What Quality Improvement Means To Me | Rheumatoid Arthritis

In rheumatology, we are challenged with the formidable task of simultaneously improving quality, enhancing equity, and ensuring value in the care we provide for our patients. One of the ways we can do this is by being involved in research to help establish quality measures and outcome goals.

In 2015, the Physicians Quality Reporting System includes 254 quality measures across a range of medical specialty areas that touch on a variety of aspects of patient care. The six PQRS measures that are most specific to rheumatology are mentioned in the core article within this newsletter. While these measures all meet National Quality Standards (NQS) for effective clinical care, it is important to note that they are process-based and do not touch on patient outcomes.1

In the last 10 years, a number of researchers have designed user-friendly tools for use in research and clinical settings. Some of these tools reflect the significant gains we have made with our patient populations. For instance, drug research used to focus on improvements in ACR scores of only 20%. Now, 40% and 60% ACR improvement is a typical goal.

In addition, there are a number of validated quantitative tools at our disposal, including things like the MHAQ, CDAI, SDAI and Treat to Target guidelines that give us objective data by which to measure effective or ineffective patient care.2 While care of the RA patient is multidimensional and cannot be captured by one simple numeric outcome rating alone, these tools are at least starting points on the path toward quality improvement. While it has taken time even for some of these simpler tools to gain a foothold in rheumatology, now that there are financial incentives to use them, they are slowly becoming more commonplace in practice.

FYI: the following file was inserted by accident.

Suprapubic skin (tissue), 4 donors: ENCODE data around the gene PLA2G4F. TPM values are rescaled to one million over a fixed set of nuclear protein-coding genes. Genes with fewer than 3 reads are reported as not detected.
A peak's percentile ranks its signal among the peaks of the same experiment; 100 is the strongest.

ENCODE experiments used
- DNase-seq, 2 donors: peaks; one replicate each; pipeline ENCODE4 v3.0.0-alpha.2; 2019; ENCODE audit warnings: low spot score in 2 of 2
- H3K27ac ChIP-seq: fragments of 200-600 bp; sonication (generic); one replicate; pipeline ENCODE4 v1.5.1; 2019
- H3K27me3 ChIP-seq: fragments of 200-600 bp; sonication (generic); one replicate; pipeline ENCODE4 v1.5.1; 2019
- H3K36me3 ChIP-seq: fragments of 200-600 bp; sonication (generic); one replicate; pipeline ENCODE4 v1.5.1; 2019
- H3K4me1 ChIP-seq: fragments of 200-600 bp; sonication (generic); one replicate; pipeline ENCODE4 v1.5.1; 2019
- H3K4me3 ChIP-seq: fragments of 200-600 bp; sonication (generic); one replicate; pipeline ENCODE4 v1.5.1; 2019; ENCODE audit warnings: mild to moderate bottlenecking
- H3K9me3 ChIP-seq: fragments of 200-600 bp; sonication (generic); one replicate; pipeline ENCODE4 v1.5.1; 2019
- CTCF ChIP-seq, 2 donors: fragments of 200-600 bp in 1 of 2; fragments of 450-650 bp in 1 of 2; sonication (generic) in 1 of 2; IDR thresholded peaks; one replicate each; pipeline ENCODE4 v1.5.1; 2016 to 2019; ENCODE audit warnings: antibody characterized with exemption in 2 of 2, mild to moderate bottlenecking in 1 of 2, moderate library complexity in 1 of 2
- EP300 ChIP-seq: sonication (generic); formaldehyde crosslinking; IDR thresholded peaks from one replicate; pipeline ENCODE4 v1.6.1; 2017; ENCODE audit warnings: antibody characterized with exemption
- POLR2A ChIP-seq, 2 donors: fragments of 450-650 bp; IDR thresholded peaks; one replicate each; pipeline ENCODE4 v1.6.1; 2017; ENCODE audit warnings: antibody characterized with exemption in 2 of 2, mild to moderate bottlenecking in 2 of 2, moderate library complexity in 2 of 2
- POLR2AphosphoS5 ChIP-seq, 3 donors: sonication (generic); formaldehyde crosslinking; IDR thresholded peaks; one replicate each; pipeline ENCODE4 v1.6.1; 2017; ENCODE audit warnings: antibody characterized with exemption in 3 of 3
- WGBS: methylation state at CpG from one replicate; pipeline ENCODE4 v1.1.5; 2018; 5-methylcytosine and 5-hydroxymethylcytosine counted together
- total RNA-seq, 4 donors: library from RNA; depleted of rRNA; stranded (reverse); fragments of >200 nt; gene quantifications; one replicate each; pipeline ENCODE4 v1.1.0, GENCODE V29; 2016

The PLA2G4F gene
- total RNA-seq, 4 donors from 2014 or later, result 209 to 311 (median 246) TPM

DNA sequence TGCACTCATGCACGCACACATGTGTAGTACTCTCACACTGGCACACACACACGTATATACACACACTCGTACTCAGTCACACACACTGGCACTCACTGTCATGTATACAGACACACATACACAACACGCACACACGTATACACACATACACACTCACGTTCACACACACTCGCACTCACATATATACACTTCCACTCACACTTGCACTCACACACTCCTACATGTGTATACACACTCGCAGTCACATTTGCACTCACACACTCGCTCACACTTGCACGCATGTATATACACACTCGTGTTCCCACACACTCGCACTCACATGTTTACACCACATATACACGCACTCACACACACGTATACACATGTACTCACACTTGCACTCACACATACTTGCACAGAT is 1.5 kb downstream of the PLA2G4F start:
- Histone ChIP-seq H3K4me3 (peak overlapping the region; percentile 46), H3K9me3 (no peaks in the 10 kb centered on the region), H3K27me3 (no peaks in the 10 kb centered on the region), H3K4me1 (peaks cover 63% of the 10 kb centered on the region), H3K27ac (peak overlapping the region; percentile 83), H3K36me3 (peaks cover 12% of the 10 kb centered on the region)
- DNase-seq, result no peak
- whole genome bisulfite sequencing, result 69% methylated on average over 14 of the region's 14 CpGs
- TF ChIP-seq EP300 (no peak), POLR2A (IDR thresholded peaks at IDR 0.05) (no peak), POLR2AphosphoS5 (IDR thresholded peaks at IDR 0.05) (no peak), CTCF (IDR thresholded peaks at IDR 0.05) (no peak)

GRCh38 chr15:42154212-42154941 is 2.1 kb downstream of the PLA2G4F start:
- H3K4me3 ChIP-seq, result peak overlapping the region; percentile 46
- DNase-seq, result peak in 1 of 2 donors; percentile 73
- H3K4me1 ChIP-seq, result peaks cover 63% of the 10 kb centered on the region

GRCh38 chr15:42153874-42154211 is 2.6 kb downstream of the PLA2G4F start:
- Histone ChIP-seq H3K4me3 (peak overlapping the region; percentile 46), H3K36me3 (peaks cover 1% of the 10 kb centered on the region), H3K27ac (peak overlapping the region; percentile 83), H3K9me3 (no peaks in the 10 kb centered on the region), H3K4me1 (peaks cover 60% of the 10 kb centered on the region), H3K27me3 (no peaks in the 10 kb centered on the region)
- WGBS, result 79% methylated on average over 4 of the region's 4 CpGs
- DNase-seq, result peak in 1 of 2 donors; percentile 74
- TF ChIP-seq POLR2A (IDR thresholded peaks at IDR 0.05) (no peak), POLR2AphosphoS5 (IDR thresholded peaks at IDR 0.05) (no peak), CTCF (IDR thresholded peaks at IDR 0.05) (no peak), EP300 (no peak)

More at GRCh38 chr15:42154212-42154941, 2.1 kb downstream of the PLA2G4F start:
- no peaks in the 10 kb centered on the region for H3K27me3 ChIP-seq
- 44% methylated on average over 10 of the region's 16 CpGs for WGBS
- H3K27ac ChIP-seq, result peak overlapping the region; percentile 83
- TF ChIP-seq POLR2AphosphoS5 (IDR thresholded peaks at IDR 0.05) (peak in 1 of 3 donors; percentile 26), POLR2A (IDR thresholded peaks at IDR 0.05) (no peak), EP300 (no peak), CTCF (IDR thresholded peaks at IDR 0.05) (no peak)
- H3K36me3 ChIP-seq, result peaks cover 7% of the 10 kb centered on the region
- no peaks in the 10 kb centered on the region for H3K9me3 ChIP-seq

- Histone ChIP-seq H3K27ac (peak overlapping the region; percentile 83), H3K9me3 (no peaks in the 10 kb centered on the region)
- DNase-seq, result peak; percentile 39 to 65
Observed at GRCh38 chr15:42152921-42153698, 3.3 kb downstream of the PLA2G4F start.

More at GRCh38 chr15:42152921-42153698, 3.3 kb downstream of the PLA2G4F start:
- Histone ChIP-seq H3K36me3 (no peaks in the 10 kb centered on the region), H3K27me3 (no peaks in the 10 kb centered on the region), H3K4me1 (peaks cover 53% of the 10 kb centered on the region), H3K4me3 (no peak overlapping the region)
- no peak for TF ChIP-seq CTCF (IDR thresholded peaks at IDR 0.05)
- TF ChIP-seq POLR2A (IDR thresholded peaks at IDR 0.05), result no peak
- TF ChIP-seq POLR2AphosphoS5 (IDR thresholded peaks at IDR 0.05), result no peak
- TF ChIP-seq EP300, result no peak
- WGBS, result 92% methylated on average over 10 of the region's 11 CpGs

The question then is how do we move beyond these starting points and begin to define outcome-based quality measures in a chronic and complex disease such as RA? There are so many variables that need to be considered—including things like disease chronicity, treatment adherence, comorbidities, and access to care—that it seems a Herculean task to design a reliable outcomes tool.

Perhaps we need to include a variety of facets, such as radiographic stability and lack of progression (Sharp score), improvement of functional status, and reduction of DAS28 values. These are each certainly outcome-based dimensions, but none of them can stand alone as a measure of RA quality care.

Of course, some may argue that our primary goal in the treatment of RA should be to provide value: the health care outcomes achieved per dollar spent.3 If we diagnose RA earlier and treat it more aggressively with a combination of nonbiologic and biologic DMARDs, would it reduce the overall cost of patient care and improve overall patient outcomes? It is these questions that researchers are continuing to explore.

As rheumatology nurses, we must know and understand that PQRS, along with other measurement tools that we use to maximize payment and reimbursement rates, is important, but it does not truly represent an outcome-based improvement in quality patient care. Future RA quality measures must strive to reach this level and provide multidimensional components that can be easily integrated into daily practice. It is not an easy task. Electronic health records will help, but with the variety of systems in place and the amount of data that would need to be captured, moving quality goals in RA to an outcome-based level is going to require time and patience.

Jacqueline Fritz, RN, MSN, CNS, is owner and Coordinator of Education at the Medical Advancement Center in Cypress, CA, where she teaches RN/BSN programs at various facilities. She is also a Critical Care Clinical Nurse Consultant to many acute care facilities in the California area, such as Cigna, Arcadia Methodist, and Doctor’s Hospital of Lakewood.


  1. Centers for Medicare and Medicaid Services. 2015 Physician Quality Reporting System (PQRS) Measures Groups Specifications Manual. December 2014. Available at: http://www.cms.gov/Medicare/Quality-Initiatives-Patient-Assessment-Instruments/PQRS/MeasuresCodes.html.
  2. Smolen JS, Aletaha D, Bijlsma JW, et al. Treating rheumatoid arthritis to target: recommendations of an international task force. Ann Rheum Dis. 2010;69(4):631-7.
  3. Desai SP, Solomon DH. A new paradigm of quality of care in rheumatoid arthritis: how our new therapeutics have changed the game. Arthritis Res Ther. 2013;15(5):121.